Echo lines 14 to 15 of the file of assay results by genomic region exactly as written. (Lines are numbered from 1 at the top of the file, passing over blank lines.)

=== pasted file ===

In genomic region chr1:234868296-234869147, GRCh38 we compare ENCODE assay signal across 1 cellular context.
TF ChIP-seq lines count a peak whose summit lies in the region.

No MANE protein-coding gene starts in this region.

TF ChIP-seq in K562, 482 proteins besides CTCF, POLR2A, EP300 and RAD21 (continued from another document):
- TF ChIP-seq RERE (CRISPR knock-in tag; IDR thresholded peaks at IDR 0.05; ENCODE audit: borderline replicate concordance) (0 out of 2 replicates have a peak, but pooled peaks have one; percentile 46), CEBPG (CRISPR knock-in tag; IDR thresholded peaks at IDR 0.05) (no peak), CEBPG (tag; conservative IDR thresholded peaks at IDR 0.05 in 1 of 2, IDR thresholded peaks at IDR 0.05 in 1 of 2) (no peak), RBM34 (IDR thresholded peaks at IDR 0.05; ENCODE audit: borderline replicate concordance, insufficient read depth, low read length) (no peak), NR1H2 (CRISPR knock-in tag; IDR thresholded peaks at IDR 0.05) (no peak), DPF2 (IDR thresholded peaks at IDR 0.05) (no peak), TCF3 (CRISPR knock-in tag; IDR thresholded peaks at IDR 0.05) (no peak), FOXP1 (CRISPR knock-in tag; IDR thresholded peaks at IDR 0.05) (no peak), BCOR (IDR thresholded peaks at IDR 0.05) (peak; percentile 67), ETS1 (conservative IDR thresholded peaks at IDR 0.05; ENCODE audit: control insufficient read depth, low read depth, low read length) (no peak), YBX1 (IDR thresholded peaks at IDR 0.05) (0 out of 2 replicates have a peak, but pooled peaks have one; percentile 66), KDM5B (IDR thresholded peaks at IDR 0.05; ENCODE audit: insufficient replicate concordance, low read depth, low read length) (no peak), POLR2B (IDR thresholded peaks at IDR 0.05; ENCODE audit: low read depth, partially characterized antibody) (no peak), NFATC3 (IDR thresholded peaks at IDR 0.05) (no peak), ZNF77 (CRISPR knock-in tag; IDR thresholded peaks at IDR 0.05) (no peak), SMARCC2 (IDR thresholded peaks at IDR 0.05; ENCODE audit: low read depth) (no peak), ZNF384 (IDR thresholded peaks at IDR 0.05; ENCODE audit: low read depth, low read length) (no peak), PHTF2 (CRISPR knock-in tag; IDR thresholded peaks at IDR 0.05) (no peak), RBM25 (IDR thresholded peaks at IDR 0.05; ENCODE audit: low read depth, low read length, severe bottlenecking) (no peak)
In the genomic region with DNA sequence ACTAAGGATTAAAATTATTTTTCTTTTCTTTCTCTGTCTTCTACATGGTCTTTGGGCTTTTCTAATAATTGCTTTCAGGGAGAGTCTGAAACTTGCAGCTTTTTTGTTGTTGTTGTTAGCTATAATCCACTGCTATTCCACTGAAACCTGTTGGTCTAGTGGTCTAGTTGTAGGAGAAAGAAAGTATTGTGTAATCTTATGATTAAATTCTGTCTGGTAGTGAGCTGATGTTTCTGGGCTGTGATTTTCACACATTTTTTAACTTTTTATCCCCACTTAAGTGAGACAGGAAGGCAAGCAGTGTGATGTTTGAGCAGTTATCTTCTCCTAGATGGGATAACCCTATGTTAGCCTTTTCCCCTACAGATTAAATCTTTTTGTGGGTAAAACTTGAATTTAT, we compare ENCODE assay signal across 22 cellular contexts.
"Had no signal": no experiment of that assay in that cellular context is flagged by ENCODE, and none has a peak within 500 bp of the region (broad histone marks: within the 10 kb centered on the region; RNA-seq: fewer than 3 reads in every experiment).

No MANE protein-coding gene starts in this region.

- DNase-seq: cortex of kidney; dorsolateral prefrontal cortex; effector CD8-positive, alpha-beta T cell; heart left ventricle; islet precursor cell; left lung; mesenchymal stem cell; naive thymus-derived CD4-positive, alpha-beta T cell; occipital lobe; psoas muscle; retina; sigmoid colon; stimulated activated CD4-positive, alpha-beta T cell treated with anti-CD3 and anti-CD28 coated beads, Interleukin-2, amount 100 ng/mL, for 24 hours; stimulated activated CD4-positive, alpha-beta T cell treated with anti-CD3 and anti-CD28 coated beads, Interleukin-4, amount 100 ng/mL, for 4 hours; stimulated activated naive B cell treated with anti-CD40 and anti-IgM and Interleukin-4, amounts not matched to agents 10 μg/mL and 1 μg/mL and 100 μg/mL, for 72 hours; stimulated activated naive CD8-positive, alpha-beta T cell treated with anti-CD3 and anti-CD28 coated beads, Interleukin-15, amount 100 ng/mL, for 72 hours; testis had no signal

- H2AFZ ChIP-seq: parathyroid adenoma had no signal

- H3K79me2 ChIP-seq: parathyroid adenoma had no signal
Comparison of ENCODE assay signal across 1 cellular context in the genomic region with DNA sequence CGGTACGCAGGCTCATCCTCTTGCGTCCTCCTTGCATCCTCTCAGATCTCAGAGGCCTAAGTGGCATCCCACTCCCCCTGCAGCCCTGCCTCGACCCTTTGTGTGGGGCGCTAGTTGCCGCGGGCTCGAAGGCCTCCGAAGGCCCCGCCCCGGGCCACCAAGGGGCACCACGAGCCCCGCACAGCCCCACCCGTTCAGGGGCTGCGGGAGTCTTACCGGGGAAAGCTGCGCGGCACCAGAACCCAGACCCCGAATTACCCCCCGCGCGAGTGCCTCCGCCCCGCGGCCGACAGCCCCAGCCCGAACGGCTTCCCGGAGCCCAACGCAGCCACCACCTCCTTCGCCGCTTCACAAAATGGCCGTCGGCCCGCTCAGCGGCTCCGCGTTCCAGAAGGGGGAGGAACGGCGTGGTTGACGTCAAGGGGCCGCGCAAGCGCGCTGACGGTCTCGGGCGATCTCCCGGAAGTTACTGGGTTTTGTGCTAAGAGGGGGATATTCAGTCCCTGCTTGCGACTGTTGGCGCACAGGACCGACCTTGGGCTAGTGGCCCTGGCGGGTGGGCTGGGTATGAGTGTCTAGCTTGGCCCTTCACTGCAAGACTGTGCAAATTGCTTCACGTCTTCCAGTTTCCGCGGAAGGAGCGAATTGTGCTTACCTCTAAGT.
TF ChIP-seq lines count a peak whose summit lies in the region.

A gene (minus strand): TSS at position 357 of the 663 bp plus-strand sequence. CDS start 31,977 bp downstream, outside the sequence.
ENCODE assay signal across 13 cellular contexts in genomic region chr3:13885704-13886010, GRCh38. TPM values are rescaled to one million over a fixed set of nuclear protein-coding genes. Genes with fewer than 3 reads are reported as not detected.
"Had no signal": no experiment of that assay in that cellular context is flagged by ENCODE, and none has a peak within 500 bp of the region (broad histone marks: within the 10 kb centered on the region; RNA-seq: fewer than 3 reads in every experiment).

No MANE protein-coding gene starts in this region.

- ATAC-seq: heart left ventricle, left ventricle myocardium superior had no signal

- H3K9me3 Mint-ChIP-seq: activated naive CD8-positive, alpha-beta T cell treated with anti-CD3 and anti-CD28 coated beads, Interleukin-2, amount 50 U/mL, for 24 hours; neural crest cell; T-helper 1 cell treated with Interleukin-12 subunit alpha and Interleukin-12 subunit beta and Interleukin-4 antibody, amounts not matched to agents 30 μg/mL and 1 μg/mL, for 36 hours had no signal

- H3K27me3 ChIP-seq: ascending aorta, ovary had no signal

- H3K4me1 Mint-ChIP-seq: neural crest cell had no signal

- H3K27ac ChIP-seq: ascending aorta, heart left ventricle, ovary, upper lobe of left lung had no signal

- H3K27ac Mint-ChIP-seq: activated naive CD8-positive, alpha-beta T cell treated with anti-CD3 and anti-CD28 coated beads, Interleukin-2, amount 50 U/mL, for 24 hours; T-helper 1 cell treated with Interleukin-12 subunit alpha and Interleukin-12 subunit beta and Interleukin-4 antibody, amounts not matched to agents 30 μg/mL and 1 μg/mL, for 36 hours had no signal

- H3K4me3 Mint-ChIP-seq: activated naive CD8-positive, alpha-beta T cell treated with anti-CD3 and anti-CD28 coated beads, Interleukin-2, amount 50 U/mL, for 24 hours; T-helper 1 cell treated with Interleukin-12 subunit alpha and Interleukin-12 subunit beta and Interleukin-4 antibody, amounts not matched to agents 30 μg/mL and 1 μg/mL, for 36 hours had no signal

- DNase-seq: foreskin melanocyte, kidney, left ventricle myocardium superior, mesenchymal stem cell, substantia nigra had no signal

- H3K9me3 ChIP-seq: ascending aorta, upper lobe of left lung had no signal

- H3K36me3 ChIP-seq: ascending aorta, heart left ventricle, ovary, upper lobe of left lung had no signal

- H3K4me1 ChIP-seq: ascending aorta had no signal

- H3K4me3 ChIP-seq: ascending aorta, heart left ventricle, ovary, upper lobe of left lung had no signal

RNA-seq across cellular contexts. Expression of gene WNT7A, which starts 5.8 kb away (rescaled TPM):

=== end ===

A gene (minus strand): TSS at position 357 of the 663 bp plus-strand sequence. CDS start 31,977 bp downstream, outside the sequence.
ENCODE assay signal across 13 cellular contexts in genomic region chr3:13885704-13886010, GRCh38. TPM values are rescaled to one million over a fixed set of nuclear protein-coding genes. Genes with fewer than 3 reads are reported as not detected.